Breder.org Software and Computer Engineering

# Binary Search Algorithm

Binary Search is an algorithm that finds a given element (or asserts its absence) in a sorted list in logarithmic time.

By “sorted list”, we mean that for every element `a_i` in a list of `n` elements, its predecessors are equal or smaller than `a_i` and its successors are equal or larger than `a_i`, for every `1 <= i <= n`.

More exactly, for every element `a_i`, `1 <= i <= n`, we can assert that `a_k <= a_i, for 1 <= k <= i`, and also `a_k >= a_i, for k <= i <= n`.

By “logarithmic” time, we mean that the number of steps taken to complete the algorithm is roughly proportional to the base-2 logarithm of the length of the sorted list. That means that for a list with the square of the size, it takes double of the time to complete.

## Binary Search Algorithm

Described in a Python code snippet below.

• `array` is a sorted list of length `len(array)`, with value increasing from lower indexes to higher indexes.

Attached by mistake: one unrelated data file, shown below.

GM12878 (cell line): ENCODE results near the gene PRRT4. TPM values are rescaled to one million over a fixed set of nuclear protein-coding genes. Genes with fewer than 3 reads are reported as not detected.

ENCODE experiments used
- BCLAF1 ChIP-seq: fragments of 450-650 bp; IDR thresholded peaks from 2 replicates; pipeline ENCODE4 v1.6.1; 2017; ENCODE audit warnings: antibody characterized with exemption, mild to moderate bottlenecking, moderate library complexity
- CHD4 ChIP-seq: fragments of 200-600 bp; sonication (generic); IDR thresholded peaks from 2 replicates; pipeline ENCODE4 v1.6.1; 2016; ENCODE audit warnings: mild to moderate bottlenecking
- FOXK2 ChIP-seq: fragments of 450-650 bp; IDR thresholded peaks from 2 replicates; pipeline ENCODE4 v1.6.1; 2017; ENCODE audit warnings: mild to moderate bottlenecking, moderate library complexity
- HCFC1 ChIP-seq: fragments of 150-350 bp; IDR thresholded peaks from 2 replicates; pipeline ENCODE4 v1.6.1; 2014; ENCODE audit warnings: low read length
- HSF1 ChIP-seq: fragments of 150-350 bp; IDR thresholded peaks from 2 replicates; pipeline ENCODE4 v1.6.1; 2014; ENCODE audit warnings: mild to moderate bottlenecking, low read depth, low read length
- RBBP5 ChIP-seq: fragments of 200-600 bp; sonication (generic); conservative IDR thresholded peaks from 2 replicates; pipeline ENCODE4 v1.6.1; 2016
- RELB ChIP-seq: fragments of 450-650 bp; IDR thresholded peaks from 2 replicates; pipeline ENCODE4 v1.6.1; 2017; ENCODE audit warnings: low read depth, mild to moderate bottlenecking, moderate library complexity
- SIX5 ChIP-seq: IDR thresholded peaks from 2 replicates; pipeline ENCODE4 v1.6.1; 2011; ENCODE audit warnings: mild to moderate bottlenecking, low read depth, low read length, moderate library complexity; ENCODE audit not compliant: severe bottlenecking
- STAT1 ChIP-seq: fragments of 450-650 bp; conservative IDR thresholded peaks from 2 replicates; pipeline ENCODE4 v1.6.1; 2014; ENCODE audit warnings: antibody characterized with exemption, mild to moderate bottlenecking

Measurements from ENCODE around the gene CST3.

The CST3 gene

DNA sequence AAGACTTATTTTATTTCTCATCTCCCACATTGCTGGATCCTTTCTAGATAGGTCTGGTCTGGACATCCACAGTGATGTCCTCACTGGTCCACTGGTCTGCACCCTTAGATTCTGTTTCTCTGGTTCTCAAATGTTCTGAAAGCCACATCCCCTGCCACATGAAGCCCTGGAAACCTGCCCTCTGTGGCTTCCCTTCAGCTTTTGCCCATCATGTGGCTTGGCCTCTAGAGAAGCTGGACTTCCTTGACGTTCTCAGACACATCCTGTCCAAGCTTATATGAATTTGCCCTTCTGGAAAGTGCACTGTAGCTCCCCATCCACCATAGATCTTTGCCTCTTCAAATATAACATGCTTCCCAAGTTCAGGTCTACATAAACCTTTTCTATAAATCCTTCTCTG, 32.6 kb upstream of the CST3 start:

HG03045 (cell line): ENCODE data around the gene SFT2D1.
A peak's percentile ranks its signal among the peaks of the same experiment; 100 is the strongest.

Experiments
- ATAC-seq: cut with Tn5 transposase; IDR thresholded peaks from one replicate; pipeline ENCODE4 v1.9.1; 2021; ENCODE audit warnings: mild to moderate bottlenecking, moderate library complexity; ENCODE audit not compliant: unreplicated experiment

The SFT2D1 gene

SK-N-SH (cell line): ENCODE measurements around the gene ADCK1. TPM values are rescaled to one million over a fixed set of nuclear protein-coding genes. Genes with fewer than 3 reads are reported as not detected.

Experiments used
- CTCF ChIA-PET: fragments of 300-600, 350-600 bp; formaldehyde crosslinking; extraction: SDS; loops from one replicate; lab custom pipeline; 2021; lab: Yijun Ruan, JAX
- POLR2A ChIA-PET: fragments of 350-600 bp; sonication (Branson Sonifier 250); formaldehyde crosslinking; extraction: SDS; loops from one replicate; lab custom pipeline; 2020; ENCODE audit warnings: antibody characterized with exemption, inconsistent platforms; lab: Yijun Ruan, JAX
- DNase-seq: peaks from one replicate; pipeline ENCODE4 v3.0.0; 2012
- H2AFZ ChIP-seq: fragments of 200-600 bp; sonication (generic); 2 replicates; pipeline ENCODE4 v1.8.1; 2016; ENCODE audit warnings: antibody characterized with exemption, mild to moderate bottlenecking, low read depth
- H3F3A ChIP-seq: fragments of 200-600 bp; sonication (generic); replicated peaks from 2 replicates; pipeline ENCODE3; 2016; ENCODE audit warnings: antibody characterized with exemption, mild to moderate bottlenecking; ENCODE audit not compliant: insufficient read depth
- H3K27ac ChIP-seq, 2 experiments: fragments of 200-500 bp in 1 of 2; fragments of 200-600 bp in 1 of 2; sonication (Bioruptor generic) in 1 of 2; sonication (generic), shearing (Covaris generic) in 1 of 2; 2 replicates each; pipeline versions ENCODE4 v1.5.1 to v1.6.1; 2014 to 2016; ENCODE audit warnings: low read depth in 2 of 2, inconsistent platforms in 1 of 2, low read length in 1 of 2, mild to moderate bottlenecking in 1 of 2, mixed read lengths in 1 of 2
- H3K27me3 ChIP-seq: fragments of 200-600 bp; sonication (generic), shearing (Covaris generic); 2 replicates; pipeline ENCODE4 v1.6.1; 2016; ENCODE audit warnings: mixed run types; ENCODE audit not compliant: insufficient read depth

• `element` is the element being searched for in the array.
• `lower` is the lowest index being considered for the search, inclusive.
• `upper` is the highest index being considered for the search, non-inclusive. (`-1` meaning the length of the list).
```# NOTE: we assume `array` to be sorted, and `element` to have `==` and
# `<` operators defined.

def binary_search(array, element, lower=0, upper=-1):
if upper == -1: upper = len(array)

# no more elements to be considered, search is finished
if upper - lower <= 0: return -1  # sentinel value for not found

middle = (upper + lower) // 2
x = array[middle]

# found it
if element == x: return middle

# continue searching to the left
if element < x:
return binary_search(array, element, lower=lower, upper=middle)

# element > x, continue searching to the right
return binary_search(array, element, lower=middle+1, upper=upper)```